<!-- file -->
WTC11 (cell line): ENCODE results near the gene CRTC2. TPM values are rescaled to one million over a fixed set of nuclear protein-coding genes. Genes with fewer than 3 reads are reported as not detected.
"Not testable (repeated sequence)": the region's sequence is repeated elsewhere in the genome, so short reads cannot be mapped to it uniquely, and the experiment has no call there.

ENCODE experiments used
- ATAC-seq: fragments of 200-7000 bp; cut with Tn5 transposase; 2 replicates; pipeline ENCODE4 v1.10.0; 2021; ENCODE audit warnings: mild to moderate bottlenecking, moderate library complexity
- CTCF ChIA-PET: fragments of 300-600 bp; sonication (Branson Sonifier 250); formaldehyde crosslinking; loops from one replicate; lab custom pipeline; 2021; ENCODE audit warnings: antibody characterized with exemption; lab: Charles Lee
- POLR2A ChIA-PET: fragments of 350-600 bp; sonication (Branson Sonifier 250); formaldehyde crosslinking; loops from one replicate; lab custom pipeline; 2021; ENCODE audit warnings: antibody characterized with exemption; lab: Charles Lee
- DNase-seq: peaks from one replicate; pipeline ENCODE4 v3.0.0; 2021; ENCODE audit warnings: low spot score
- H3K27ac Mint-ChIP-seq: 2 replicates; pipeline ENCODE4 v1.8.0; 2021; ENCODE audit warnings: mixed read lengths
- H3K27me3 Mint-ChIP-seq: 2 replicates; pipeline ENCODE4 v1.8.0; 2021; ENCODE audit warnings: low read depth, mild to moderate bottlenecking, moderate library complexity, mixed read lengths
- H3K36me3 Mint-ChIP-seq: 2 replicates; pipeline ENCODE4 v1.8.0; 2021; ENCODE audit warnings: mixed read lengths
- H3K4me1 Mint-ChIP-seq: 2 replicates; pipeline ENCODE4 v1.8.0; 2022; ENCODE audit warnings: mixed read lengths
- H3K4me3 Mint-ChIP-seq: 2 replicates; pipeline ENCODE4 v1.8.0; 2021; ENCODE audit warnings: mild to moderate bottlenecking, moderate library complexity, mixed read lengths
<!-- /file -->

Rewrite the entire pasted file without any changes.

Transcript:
WTC11 (cell line): ENCODE results near the gene CRTC2. TPM values are rescaled to one million over a fixed set of nuclear protein-coding genes. Genes with fewer than 3 reads are reported as not detected.
"Not testable (repeated sequence)": the region's sequence is repeated elsewhere in the genome, so short reads cannot be mapped to it uniquely, and the experiment has no call there.

ENCODE experiments used
- ATAC-seq: fragments of 200-7000 bp; cut with Tn5 transposase; 2 replicates; pipeline ENCODE4 v1.10.0; 2021; ENCODE audit warnings: mild to moderate bottlenecking, moderate library complexity
- CTCF ChIA-PET: fragments of 300-600 bp; sonication (Branson Sonifier 250); formaldehyde crosslinking; loops from one replicate; lab custom pipeline; 2021; ENCODE audit warnings: antibody characterized with exemption; lab: Charles Lee
- POLR2A ChIA-PET: fragments of 350-600 bp; sonication (Branson Sonifier 250); formaldehyde crosslinking; loops from one replicate; lab custom pipeline; 2021; ENCODE audit warnings: antibody characterized with exemption; lab: Charles Lee
- DNase-seq: peaks from one replicate; pipeline ENCODE4 v3.0.0; 2021; ENCODE audit warnings: low spot score
- H3K27ac Mint-ChIP-seq: 2 replicates; pipeline ENCODE4 v1.8.0; 2021; ENCODE audit warnings: mixed read lengths
- H3K27me3 Mint-ChIP-seq: 2 replicates; pipeline ENCODE4 v1.8.0; 2021; ENCODE audit warnings: low read depth, mild to moderate bottlenecking, moderate library complexity, mixed read lengths
- H3K36me3 Mint-ChIP-seq: 2 replicates; pipeline ENCODE4 v1.8.0; 2021; ENCODE audit warnings: mixed read lengths
- H3K4me1 Mint-ChIP-seq: 2 replicates; pipeline ENCODE4 v1.8.0; 2022; ENCODE audit warnings: mixed read lengths
- H3K4me3 Mint-ChIP-seq: 2 replicates; pipeline ENCODE4 v1.8.0; 2021; ENCODE audit warnings: mild to moderate bottlenecking, moderate library complexity, mixed read lengths